Everybody showed up for the Jazz's training camp today, but the fun with contract stuff is just starting.

By the end of the month, the Jazz could have new deals with Karl Malone, John Stockton, Thurl Bailey, Bobby Hansen and even others. Malone joined the list Thursday when he met with owner Larry Miller, president-general manager David Checketts and coach Frank Layden; the subject of another contract came up, which is news because Malone signed a six-year deal only last October.While both sides say Malone made no threats in the meeting, the Mailman clearly expects a response. "When they get ready to do something, I guess they'll do it," he said. "I can't put a gun to their head and say I want it right now."

Malone is representing himself, having fired former agent Bill Blakeley in July.

The Jazz already offered contract extensions to Stockton and Bailey, who have three and four years left on their deals, intending to add more years with major raises taking effect at the end of the current deals.

But recently, the Jazz's strategy changed when they learned they would have to meet the NBA's minimum payroll of $6.7 million this season, paying at least $1 million more than planned. That means Hansen, with two years left, will have his contract rewritten and Stockton and Bailey - and maybe Malone - will also receive more money up front. "All the agents are waiting to see what happens with Karl," noted Checketts. Stockton made $278,000 last season, Bailey $549,000 and Malone $800,000, and all were scheduled for modest increases this year, at least until the NBA ruling was outlined to the teams.

Says Checketts, "Everybody knows the Jazz have to spend more money."

Other NBA teams are also paying big dollars these days, even without trying to reach the minimum. The latest breakthrough for the players was the eight-year, $16 million deal Isiah Thomas signed with Detroit Thursday - and Stockton, not Thomas, was the all-NBA second-team point guard last season. Thomas' figures will obviously delight Stockton's new attorney, ProServ's David Falk, but Checketts has his response ready.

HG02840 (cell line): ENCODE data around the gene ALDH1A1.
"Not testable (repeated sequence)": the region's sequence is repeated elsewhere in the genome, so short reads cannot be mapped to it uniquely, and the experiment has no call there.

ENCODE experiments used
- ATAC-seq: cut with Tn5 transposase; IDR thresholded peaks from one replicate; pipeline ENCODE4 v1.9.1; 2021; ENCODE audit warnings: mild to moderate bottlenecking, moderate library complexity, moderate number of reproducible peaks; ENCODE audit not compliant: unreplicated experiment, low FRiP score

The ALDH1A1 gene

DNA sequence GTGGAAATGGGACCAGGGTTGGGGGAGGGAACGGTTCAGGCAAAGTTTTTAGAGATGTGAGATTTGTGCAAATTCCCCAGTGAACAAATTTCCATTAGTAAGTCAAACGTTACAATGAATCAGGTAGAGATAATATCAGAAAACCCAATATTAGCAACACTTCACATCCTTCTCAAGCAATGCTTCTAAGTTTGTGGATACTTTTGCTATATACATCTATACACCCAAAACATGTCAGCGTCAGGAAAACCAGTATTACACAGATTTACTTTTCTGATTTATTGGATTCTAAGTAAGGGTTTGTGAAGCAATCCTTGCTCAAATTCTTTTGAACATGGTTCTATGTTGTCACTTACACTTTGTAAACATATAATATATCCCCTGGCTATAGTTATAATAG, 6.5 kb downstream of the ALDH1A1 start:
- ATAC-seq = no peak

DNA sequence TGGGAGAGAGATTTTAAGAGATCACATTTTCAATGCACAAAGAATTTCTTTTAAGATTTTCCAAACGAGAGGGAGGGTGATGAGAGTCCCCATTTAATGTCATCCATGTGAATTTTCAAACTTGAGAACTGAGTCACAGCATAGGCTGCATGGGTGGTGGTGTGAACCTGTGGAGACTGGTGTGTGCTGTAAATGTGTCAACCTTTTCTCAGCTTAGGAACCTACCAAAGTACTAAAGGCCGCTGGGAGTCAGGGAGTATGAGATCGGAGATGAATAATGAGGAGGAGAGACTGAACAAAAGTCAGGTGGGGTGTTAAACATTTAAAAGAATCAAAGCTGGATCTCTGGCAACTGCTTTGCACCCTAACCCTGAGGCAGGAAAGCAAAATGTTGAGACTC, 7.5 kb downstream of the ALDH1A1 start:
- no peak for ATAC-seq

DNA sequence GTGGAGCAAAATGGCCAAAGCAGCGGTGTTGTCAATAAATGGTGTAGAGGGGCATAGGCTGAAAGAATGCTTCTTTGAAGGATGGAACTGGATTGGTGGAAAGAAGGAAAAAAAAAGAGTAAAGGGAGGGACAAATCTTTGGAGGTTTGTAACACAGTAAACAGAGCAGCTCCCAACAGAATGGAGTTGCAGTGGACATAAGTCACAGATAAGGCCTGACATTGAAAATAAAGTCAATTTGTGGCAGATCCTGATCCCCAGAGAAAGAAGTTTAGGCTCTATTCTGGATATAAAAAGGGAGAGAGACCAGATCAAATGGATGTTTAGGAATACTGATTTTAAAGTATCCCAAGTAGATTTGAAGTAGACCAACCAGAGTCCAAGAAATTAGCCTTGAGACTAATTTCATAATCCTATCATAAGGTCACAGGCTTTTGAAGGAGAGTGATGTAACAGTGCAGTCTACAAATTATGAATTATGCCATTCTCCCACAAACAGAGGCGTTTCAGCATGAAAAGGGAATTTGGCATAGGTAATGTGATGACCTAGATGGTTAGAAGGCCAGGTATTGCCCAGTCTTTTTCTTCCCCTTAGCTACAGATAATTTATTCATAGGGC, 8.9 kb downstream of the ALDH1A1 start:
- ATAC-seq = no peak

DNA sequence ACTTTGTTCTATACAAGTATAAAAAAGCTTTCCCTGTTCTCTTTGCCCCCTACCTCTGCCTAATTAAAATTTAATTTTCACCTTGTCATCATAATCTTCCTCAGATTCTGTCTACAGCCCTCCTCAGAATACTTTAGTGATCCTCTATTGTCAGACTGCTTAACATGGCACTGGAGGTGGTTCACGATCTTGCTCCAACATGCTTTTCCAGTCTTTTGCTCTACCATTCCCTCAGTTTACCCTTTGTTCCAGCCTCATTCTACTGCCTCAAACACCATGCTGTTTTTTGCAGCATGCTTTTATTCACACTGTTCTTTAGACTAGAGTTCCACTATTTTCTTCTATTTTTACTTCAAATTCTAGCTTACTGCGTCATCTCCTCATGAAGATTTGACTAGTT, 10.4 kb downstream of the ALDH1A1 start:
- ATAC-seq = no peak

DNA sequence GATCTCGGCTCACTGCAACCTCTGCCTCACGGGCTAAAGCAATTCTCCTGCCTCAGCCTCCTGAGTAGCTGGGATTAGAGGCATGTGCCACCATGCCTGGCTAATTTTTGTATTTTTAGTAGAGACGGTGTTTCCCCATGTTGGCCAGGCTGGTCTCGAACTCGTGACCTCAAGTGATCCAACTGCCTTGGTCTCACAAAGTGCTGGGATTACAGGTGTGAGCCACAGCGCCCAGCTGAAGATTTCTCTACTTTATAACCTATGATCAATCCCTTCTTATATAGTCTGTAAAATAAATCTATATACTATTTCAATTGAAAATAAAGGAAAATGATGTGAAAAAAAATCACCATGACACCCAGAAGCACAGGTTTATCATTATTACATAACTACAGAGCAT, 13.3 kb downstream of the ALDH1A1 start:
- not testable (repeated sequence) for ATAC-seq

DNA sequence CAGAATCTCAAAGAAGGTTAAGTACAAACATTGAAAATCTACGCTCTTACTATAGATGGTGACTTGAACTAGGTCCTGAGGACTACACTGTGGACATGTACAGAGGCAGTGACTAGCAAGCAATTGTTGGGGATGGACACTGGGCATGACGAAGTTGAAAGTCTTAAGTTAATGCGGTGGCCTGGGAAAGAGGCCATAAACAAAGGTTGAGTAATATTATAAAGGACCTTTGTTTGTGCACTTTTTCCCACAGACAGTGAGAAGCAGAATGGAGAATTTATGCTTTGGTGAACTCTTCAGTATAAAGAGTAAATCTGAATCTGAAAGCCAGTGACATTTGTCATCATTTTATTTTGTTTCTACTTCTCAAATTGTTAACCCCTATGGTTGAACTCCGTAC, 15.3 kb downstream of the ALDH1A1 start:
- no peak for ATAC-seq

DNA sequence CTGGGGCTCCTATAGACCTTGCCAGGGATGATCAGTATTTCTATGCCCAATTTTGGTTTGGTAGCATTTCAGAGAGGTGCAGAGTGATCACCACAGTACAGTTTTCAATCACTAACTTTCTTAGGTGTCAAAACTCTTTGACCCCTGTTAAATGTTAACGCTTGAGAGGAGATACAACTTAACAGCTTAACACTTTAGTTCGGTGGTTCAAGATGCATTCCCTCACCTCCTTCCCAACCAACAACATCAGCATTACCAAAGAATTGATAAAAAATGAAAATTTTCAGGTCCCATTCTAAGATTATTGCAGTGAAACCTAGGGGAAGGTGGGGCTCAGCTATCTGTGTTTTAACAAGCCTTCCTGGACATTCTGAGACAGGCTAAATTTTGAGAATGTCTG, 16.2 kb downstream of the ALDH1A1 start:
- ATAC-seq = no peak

"Since when do we let what some other team does, which is stupid, affect what we do?" said Checketts.

"Different teams' situations are different," said Stockton, diplomatically.

Did Stockton consider a holdout like Adrian Dantley's in 1985, engineered by Falk? "Not at all," he said. "I just want to play."

So does Bailey, a Bob Woolf client. "All those things cross your mind," Bailey said of a possible holdout, "but I'm here. I'm not really concerned (about contract talks), because the season's here, and I want to play ball. That's why we have agents, to take the pressure off us."

Added Bailey, "All I have to do is go in and play. I think I've proven myself. I don't think I've gotten the publicity that other players around the league have, but but I work hard. I know my value, and I think the Jazz know it. Everybody wants to play as long as you can and make as much money as you can, that's no secret."

Layden, meanwhile, says none of the contract situations will trouble him, unless a player walks out of camp. "All I care is they're here," he said. The Jazz practiced this morning at Westminster College and later bused to St. George, where they will begin two-a-day sessions Saturday.